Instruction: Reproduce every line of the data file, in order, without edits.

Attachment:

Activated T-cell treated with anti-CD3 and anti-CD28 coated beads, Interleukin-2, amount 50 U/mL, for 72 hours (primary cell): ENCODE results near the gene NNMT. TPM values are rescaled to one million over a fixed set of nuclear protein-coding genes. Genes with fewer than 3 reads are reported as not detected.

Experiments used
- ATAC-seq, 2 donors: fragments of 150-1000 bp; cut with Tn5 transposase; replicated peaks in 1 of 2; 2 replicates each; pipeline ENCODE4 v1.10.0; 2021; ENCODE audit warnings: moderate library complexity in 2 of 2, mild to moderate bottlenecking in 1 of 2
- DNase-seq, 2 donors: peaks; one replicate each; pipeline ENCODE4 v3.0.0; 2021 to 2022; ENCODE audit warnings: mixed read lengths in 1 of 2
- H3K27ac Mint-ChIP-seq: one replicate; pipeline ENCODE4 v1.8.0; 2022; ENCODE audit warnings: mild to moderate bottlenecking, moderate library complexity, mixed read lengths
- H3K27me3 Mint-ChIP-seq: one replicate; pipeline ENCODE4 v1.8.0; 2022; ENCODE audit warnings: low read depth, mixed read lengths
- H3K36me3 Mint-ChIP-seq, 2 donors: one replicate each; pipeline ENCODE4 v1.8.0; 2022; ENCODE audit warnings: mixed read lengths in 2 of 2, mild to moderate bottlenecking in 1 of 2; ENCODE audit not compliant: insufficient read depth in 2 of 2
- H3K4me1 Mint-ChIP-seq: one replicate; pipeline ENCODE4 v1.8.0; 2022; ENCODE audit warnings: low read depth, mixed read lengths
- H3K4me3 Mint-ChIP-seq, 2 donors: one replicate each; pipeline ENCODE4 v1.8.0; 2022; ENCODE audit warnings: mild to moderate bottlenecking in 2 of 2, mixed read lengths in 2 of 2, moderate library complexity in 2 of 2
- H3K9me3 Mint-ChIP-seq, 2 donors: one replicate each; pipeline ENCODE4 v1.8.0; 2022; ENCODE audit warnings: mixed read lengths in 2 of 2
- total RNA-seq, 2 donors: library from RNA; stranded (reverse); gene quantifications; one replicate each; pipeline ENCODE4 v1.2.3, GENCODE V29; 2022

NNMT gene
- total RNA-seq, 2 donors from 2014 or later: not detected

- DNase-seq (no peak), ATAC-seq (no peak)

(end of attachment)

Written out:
Activated T-cell treated with anti-CD3 and anti-CD28 coated beads, Interleukin-2, amount 50 U/mL, for 72 hours (primary cell): ENCODE results near the gene NNMT. TPM values are rescaled to one million over a fixed set of nuclear protein-coding genes. Genes with fewer than 3 reads are reported as not detected.

Experiments used
- ATAC-seq, 2 donors: fragments of 150-1000 bp; cut with Tn5 transposase; replicated peaks in 1 of 2; 2 replicates each; pipeline ENCODE4 v1.10.0; 2021; ENCODE audit warnings: moderate library complexity in 2 of 2, mild to moderate bottlenecking in 1 of 2
- DNase-seq, 2 donors: peaks; one replicate each; pipeline ENCODE4 v3.0.0; 2021 to 2022; ENCODE audit warnings: mixed read lengths in 1 of 2
- H3K27ac Mint-ChIP-seq: one replicate; pipeline ENCODE4 v1.8.0; 2022; ENCODE audit warnings: mild to moderate bottlenecking, moderate library complexity, mixed read lengths
- H3K27me3 Mint-ChIP-seq: one replicate; pipeline ENCODE4 v1.8.0; 2022; ENCODE audit warnings: low read depth, mixed read lengths
- H3K36me3 Mint-ChIP-seq, 2 donors: one replicate each; pipeline ENCODE4 v1.8.0; 2022; ENCODE audit warnings: mixed read lengths in 2 of 2, mild to moderate bottlenecking in 1 of 2; ENCODE audit not compliant: insufficient read depth in 2 of 2
- H3K4me1 Mint-ChIP-seq: one replicate; pipeline ENCODE4 v1.8.0; 2022; ENCODE audit warnings: low read depth, mixed read lengths
- H3K4me3 Mint-ChIP-seq, 2 donors: one replicate each; pipeline ENCODE4 v1.8.0; 2022; ENCODE audit warnings: mild to moderate bottlenecking in 2 of 2, mixed read lengths in 2 of 2, moderate library complexity in 2 of 2
- H3K9me3 Mint-ChIP-seq, 2 donors: one replicate each; pipeline ENCODE4 v1.8.0; 2022; ENCODE audit warnings: mixed read lengths in 2 of 2
- total RNA-seq, 2 donors: library from RNA; stranded (reverse); gene quantifications; one replicate each; pipeline ENCODE4 v1.2.3, GENCODE V29; 2022

NNMT gene
- total RNA-seq, 2 donors from 2014 or later: not detected

- DNase-seq (no peak), ATAC-seq (no peak)